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Have you read; “Wolf In Dog’s Clothing?”

posted by DNA Identifiers @ 1:52 PM
Tuesday, July 31, 2012

Science Daily’s article “Wolf in Dog’s Clothing?” opens the door for new studies in animal genetics and domestication. Scientists have been able to prove that domesticated dogs that bred with wolves thousands of years ago and that this gave wolves a genetic mutation encoding dark coat color.  As a result, the Gray Wolf is no longer just gray.  In addition scientists are reporting that the darker colored wolves have advantages over their lighter pack mates in forested areas. This is leading scientists to believe that these advantages are due to the addition of that domesticated dog DNA.

This study was conducted by Genetics professor Greg Barsh, MD, PhD, and one of his  graduate students, Tovi Anderson, as well as other scientist collaborators.  They compared DNA collected from 41 black, white and gray wolves in the Canadian Arctic and 224 black and gray wolves in Yellowstone National Park with that of domestic dogs and gray and black coyotes.  This study confirmed that the black-coat gene shows evidence of positive selection in forest wolves. It also showed that the gene is dominant, meaning that an animal with only one copy of the gene would still have a black coat. Ten out of fourteen pups conceived by the mating between a black wolf and a gray wolf carried the gene and were black.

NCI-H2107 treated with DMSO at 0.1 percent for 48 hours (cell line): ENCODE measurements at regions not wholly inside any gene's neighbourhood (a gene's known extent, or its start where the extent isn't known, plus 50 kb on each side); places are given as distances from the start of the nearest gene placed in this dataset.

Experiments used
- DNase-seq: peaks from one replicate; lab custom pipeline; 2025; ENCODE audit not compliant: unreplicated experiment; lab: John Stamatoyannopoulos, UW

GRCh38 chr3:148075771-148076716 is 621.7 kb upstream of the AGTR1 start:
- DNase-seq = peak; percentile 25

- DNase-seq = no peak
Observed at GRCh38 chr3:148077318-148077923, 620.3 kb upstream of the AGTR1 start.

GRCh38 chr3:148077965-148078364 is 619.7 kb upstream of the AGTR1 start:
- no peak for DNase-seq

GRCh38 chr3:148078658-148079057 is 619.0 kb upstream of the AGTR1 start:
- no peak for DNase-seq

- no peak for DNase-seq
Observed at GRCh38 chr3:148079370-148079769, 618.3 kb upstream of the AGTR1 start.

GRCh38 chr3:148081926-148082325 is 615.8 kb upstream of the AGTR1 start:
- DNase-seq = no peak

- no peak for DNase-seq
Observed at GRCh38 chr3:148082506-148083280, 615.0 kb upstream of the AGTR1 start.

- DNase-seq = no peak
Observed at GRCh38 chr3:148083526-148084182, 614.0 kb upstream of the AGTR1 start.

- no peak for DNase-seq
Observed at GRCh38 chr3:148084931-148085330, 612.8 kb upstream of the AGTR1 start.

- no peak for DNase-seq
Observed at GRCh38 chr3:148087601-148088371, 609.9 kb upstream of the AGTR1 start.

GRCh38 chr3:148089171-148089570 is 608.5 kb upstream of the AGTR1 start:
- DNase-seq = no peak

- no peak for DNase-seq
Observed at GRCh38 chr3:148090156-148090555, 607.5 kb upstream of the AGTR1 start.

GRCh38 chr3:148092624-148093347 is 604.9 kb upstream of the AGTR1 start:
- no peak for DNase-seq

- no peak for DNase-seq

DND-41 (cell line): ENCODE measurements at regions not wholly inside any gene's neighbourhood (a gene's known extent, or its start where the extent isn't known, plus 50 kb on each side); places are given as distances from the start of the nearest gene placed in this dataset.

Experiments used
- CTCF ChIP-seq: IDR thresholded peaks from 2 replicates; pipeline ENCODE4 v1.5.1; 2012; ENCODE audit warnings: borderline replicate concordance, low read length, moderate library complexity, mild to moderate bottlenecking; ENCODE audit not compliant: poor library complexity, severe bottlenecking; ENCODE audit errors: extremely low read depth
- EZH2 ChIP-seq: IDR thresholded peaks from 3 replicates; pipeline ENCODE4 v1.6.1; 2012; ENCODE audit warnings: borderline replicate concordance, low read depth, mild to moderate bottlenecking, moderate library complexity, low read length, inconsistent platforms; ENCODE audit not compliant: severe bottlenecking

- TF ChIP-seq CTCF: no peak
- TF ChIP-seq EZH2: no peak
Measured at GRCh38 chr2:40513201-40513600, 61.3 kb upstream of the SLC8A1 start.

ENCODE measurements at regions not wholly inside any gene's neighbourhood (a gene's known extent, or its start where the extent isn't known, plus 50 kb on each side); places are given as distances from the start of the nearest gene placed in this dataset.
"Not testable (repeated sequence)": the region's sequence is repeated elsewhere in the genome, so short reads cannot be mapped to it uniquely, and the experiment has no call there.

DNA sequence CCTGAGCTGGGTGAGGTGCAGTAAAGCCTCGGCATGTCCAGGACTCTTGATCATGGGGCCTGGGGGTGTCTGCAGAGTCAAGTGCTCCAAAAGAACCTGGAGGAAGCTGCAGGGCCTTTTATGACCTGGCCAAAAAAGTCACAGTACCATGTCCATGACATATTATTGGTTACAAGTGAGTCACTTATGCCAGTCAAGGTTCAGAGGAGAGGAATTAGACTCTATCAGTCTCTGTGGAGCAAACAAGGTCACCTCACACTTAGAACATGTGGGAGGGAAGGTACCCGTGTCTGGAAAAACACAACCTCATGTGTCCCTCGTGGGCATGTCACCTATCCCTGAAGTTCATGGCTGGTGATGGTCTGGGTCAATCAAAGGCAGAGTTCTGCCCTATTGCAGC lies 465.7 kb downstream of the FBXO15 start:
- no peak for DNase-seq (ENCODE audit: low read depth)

Anderson and her collaborators used a variety of genetic tests to determine that the mutation was likely introduced into wolves by domesticated dogs sometime in the last 10,000 to 15,000 years. This was about the same time the first Native American humans were migrating across the Bering land bridge. These humans were probably accompanied by dogs, some of which carried the black-coat mutation estimated to have arisen about 50,000 years ago.

Barsh said, “We were really surprised to find that domestic animals can serve as a genetic reservoir that can benefit the natural populations from which they were derived. It’s also fascinating to think that a portion of the first Native American dogs, which are now extinct, may live on in wolves.”

For the full article see:

http://www.sciencedaily.com­/releases/2009/02/090205142137.htm

(Stanford University Medical Center. “Wolf In Dog’s Clothing? Black Wolves May Be First ‘Genetically Modified’ Predators.” ScienceDaily 6 February 2009. 24 April 2009 <http://www.sciencedaily.com­/releases/2009/02/090205142137.htm>)

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